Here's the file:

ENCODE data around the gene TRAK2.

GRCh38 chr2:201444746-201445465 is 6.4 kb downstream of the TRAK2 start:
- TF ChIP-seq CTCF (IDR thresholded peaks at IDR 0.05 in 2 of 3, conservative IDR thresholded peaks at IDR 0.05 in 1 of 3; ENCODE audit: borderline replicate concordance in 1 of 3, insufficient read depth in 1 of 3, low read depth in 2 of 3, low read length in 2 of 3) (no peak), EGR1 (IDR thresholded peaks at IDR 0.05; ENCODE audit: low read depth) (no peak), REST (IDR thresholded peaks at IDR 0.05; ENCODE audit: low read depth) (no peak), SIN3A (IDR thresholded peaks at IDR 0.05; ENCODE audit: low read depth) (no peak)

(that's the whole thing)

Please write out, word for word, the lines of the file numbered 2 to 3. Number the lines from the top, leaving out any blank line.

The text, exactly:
GRCh38 chr2:201444746-201445465 is 6.4 kb downstream of the TRAK2 start:
- TF ChIP-seq CTCF (IDR thresholded peaks at IDR 0.05 in 2 of 3, conservative IDR thresholded peaks at IDR 0.05 in 1 of 3; ENCODE audit: borderline replicate concordance in 1 of 3, insufficient read depth in 1 of 3, low read depth in 2 of 3, low read length in 2 of 3) (no peak), EGR1 (IDR thresholded peaks at IDR 0.05; ENCODE audit: low read depth) (no peak), REST (IDR thresholded peaks at IDR 0.05; ENCODE audit: low read depth) (no peak), SIN3A (IDR thresholded peaks at IDR 0.05; ENCODE audit: low read depth) (no peak)